Are vitamin supplements a waste of time?


As a naturopath I get asked if taking nutrient supplements are a waste of time and if all they do is produce expensive wee. It’s an important question - nobody wants to think they are throwing money down the drain! Most people will have heard the phrase - “You don’t need to take a vitamin supplement if you have a healthy well balanced diet.” Even though I really want to agree with that statement (I really do!) there can be a few reasons why a supplement may still be indicated.

1. Do you have a "well balanced" diet? What exactly is well balanced diet made up of? There are a number of different diets and ways of eating out there or maybe you don't stick to a specific one at all! But is what you are eating every day considered to be well balanced and satisfying your nutritional needs? For the purposes of an example for this blog post, lets look the guidelines that the Australian government puts together for a healthy, well balanced diet. (Note: It may not be a diet that you consider healthy - but humour me for the purposes of this post!)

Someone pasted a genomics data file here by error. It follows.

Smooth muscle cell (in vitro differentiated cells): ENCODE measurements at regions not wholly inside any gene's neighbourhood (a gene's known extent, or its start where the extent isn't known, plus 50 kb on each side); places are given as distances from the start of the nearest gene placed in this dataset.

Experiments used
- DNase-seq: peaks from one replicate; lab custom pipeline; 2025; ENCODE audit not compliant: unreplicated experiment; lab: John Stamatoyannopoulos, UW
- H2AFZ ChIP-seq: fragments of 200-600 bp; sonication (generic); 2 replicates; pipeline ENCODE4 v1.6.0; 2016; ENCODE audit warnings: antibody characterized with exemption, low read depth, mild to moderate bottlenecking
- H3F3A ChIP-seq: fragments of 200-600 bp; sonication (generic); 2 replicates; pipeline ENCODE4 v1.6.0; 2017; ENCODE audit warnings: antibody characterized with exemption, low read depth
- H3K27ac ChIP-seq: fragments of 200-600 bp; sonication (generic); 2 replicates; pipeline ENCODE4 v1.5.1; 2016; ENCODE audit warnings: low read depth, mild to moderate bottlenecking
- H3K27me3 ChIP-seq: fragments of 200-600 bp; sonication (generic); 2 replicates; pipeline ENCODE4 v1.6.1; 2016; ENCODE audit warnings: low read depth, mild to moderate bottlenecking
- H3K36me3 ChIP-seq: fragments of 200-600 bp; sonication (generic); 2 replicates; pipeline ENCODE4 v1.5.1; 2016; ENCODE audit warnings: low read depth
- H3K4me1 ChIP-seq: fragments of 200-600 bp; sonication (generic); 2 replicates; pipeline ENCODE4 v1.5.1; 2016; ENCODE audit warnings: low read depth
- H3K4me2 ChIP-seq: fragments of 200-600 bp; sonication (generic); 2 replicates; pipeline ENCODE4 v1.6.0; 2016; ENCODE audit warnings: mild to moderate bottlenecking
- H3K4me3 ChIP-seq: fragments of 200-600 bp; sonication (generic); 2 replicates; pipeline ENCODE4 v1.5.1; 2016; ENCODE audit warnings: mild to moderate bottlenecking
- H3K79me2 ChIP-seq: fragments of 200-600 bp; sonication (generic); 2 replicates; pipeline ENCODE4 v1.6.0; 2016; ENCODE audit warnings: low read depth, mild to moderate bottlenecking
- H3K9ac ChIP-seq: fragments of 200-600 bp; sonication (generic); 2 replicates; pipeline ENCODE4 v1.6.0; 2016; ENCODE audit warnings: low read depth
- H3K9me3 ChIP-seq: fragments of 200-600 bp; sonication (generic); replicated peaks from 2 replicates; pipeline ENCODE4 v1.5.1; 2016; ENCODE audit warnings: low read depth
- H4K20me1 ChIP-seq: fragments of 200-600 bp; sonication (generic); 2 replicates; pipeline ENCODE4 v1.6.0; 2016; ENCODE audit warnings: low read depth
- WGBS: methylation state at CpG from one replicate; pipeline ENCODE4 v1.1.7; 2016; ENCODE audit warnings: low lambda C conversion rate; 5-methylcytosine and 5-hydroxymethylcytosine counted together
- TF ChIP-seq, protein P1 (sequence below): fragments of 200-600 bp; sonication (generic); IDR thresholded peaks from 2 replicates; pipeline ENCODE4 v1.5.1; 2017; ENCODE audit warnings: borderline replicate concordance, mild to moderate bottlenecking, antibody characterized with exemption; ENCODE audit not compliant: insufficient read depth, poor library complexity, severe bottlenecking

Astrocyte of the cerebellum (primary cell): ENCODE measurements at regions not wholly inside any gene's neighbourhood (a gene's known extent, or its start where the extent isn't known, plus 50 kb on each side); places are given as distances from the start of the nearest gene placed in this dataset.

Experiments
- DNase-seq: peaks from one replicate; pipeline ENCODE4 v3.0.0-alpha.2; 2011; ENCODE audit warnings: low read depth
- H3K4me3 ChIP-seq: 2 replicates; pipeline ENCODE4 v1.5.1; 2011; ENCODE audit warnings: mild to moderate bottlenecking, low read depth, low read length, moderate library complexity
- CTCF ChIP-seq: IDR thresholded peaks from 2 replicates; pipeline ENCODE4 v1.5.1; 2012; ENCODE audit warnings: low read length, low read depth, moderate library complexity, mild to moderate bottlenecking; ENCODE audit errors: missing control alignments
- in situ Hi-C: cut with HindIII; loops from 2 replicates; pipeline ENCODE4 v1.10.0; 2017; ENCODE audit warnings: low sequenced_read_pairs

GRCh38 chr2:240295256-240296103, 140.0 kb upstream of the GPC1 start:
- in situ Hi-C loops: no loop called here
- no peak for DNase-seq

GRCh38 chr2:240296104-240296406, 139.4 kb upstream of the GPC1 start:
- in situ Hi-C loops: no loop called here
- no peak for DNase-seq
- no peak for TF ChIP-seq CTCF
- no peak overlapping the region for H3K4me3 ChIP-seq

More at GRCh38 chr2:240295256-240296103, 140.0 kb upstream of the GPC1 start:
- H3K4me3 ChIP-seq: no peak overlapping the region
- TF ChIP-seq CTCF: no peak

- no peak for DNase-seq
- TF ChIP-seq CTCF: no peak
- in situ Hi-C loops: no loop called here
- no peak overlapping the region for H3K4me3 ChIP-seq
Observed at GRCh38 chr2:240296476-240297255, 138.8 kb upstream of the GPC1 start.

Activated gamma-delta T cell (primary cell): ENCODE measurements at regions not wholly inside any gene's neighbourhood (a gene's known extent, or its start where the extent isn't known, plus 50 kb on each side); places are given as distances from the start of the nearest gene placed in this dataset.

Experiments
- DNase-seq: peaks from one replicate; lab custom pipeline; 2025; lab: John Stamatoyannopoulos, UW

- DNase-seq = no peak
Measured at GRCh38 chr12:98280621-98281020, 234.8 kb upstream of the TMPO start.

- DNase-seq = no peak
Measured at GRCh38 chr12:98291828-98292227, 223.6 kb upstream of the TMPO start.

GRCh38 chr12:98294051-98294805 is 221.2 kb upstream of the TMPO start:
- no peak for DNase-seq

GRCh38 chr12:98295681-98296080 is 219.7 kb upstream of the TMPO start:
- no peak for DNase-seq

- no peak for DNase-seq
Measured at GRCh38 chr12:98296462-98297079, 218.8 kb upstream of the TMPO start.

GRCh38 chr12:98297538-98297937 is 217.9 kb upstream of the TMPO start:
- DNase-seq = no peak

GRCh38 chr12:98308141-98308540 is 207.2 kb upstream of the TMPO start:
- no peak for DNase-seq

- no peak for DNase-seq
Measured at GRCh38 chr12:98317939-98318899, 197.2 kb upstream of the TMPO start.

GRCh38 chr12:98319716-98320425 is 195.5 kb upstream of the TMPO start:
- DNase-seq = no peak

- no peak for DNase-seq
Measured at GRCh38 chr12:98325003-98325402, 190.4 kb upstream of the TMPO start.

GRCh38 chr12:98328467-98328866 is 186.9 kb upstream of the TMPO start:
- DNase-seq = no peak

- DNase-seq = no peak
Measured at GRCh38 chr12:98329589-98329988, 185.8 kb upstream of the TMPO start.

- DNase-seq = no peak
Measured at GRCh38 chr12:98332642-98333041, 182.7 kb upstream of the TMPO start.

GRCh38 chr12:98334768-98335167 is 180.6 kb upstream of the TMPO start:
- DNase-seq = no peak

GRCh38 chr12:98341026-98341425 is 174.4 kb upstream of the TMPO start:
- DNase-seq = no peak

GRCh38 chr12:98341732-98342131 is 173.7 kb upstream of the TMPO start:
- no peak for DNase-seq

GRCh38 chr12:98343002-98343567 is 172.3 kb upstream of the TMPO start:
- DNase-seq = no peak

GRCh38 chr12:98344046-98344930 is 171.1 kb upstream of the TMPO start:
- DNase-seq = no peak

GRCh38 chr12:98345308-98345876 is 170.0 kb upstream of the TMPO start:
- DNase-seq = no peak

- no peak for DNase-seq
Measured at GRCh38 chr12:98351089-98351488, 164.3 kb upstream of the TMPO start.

Raise your hands if your daily diet includes…..

5 serves (women) to 6 (men) serves of vegetables and legumes per day?

2 serves of fruit per day?

2.5 – 3 serves of lean protein per day?

2.5 serves of dairy products per day (and/or alternatives)?

(You can find info on the serving sizes at https://www.eatforhealth.gov.au/food-essentials/how-much-do-we-need-each-day/serve-sizes)

Keep your hand up if you limit your intake of foods that are high in kilojoules, saturated fats, sugars and salts and low in nutrients? One serve a day as a maximum? These are foods like sweets, biscuits, fast food, crisps, ice cream, cordial, pies and pastries and alcohol (Yes, this includes alcohol guys!!)

One more question (it’s a good one!).....


Do you eat 2-3 serves of fish, including oily fish per week?

These questions have been drawn from the dietary guidelines set by the NMHRC for a healthy diet (except in the case of the fish recommendation – this is the recommendation from the heart foundation). Did your daily diet stack up?